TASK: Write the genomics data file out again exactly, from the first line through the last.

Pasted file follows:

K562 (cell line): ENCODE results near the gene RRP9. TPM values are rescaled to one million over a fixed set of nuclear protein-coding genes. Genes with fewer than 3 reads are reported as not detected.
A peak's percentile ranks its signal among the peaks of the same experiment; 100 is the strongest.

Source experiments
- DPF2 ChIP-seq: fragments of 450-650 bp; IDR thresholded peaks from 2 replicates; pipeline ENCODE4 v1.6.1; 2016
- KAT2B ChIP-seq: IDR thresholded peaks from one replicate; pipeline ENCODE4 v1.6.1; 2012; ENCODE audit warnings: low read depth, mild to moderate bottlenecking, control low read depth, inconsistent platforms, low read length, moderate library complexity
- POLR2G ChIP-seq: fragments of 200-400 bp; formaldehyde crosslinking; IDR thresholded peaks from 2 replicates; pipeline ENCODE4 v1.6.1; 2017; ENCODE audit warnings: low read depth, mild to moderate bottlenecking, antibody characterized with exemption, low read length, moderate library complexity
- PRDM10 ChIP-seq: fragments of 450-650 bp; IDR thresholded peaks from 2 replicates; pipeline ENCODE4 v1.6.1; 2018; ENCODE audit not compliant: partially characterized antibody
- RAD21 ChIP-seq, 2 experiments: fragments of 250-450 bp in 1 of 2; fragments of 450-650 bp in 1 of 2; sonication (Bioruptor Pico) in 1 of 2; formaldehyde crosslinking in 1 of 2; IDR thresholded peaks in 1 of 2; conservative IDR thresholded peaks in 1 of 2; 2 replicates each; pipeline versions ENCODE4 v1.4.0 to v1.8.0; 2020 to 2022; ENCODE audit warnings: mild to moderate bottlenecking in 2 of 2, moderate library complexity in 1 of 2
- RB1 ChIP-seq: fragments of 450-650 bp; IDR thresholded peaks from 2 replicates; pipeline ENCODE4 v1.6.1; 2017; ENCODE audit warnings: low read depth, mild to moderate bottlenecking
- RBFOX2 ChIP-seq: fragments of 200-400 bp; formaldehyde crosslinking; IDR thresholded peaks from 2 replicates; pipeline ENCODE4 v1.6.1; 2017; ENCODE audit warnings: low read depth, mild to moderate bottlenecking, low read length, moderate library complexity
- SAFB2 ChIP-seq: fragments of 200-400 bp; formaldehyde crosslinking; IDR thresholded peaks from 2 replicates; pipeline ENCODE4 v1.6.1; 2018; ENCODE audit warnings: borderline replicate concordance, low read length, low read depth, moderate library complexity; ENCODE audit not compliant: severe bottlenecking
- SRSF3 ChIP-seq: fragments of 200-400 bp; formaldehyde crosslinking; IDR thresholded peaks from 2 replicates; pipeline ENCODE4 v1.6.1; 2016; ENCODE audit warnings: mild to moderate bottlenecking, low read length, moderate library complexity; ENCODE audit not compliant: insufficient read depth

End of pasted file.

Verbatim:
K562 (cell line): ENCODE results near the gene RRP9. TPM values are rescaled to one million over a fixed set of nuclear protein-coding genes. Genes with fewer than 3 reads are reported as not detected.
A peak's percentile ranks its signal among the peaks of the same experiment; 100 is the strongest.

Source experiments
- DPF2 ChIP-seq: fragments of 450-650 bp; IDR thresholded peaks from 2 replicates; pipeline ENCODE4 v1.6.1; 2016
- KAT2B ChIP-seq: IDR thresholded peaks from one replicate; pipeline ENCODE4 v1.6.1; 2012; ENCODE audit warnings: low read depth, mild to moderate bottlenecking, control low read depth, inconsistent platforms, low read length, moderate library complexity
- POLR2G ChIP-seq: fragments of 200-400 bp; formaldehyde crosslinking; IDR thresholded peaks from 2 replicates; pipeline ENCODE4 v1.6.1; 2017; ENCODE audit warnings: low read depth, mild to moderate bottlenecking, antibody characterized with exemption, low read length, moderate library complexity
- PRDM10 ChIP-seq: fragments of 450-650 bp; IDR thresholded peaks from 2 replicates; pipeline ENCODE4 v1.6.1; 2018; ENCODE audit not compliant: partially characterized antibody
- RAD21 ChIP-seq, 2 experiments: fragments of 250-450 bp in 1 of 2; fragments of 450-650 bp in 1 of 2; sonication (Bioruptor Pico) in 1 of 2; formaldehyde crosslinking in 1 of 2; IDR thresholded peaks in 1 of 2; conservative IDR thresholded peaks in 1 of 2; 2 replicates each; pipeline versions ENCODE4 v1.4.0 to v1.8.0; 2020 to 2022; ENCODE audit warnings: mild to moderate bottlenecking in 2 of 2, moderate library complexity in 1 of 2
- RB1 ChIP-seq: fragments of 450-650 bp; IDR thresholded peaks from 2 replicates; pipeline ENCODE4 v1.6.1; 2017; ENCODE audit warnings: low read depth, mild to moderate bottlenecking
- RBFOX2 ChIP-seq: fragments of 200-400 bp; formaldehyde crosslinking; IDR thresholded peaks from 2 replicates; pipeline ENCODE4 v1.6.1; 2017; ENCODE audit warnings: low read depth, mild to moderate bottlenecking, low read length, moderate library complexity
- SAFB2 ChIP-seq: fragments of 200-400 bp; formaldehyde crosslinking; IDR thresholded peaks from 2 replicates; pipeline ENCODE4 v1.6.1; 2018; ENCODE audit warnings: borderline replicate concordance, low read length, low read depth, moderate library complexity; ENCODE audit not compliant: severe bottlenecking
- SRSF3 ChIP-seq: fragments of 200-400 bp; formaldehyde crosslinking; IDR thresholded peaks from 2 replicates; pipeline ENCODE4 v1.6.1; 2016; ENCODE audit warnings: mild to moderate bottlenecking, low read length, moderate library complexity; ENCODE audit not compliant: insufficient read depth